The widely followed economist David Rosenberg, known for his early warning of the housing market bubble, now foresees a persistent inflationary trend in the making.
Speaking at the Altegris Investment Conference in Carlsbad, Calif., Friday morning, the Gluckin Sheff chief economist and strategist jokingly referred to star bond manager Jeffrey Gundlach’s quip earlier at the conference that “if you’re early you’re wrong.”
Since inflation won’t be happening by Tuesday, Rosenberg (left) said he was wrong. But longer term, he saw little escape from the conclusion that a secular shift in the economy is at hand. And this despite the current buzz about deflation, he said, citing as one example a recent Barron’s article, A Deflationary Wave.
Rosenberg—whose Breakfast With Dave daily research report is popular in the investment community, even with its $1,000 annual subscription price—opened his session with the announcement that he’s getting divorced—from bonds, he said after a long pause. Bonds perform poorly in periods of inflation.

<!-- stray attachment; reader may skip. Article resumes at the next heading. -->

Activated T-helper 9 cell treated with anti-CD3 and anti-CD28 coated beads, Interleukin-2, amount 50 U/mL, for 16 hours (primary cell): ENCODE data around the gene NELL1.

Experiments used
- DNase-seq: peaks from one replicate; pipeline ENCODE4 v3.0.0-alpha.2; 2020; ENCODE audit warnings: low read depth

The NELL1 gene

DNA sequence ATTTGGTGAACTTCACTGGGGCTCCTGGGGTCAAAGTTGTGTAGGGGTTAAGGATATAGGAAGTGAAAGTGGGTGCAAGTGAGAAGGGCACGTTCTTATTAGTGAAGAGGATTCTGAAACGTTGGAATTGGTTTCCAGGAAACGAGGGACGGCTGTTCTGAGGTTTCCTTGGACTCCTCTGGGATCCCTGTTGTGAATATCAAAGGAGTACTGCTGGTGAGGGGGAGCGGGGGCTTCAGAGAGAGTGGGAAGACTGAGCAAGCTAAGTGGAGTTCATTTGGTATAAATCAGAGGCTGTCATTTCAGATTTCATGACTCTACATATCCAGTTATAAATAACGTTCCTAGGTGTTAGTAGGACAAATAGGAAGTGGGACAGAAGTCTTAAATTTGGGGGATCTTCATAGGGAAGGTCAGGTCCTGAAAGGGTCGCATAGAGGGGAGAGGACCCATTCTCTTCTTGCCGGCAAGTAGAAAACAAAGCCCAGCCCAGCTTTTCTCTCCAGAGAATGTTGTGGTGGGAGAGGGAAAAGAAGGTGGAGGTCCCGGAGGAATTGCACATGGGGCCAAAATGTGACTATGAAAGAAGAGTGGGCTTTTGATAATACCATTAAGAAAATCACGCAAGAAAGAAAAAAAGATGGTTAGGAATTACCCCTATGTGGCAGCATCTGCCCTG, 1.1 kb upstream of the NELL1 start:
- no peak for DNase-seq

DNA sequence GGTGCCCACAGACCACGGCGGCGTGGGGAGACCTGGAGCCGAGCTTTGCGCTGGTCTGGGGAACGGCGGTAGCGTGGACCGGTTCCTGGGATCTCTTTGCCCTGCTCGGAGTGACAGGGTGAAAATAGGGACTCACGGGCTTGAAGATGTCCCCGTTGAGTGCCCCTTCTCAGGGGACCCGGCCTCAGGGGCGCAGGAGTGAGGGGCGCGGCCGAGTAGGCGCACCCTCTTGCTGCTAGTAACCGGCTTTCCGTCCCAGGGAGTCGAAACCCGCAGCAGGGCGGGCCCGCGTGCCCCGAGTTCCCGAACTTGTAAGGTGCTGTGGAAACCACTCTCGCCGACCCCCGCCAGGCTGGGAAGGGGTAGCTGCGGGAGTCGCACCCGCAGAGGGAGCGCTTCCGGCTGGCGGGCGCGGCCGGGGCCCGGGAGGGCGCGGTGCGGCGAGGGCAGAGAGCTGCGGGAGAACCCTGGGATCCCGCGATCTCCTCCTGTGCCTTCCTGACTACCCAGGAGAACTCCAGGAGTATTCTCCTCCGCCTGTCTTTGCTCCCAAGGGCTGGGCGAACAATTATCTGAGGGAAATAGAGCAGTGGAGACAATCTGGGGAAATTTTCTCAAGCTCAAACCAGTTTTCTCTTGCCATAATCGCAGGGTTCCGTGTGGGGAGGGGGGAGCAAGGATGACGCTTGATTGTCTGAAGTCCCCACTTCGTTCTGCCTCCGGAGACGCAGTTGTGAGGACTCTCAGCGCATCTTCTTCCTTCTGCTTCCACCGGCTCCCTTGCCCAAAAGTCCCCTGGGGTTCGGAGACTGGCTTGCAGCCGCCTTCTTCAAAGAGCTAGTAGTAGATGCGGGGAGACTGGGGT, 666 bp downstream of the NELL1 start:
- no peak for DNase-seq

“We’re closer to the end of QE than people believe,” he said.
The Canadian economist’s key insights concerned the labor market.
“Ninety million adults now reside outside the labor force,” he said. “The Department of Labor should do survey: Are they all on food stamps…or is there an underground economy that we’ve got to capture?”
Rosenberg said he paid special attention to the JOLTS survey, a monthly DOL report on job vacancies. The economist perhaps surprised many people in saying that job openings are up but that “companies can’t find qualified applicants for the jobs they want to fill.”
Yet while hiring thus stagnates, firings are at an all-time low.
“In fact, the number of people getting fired today with a 7.5% unemployment rate is 10% lower than May 2007,” when unemployment was at a trough of 4.4%. That tells me we may be near full employment.”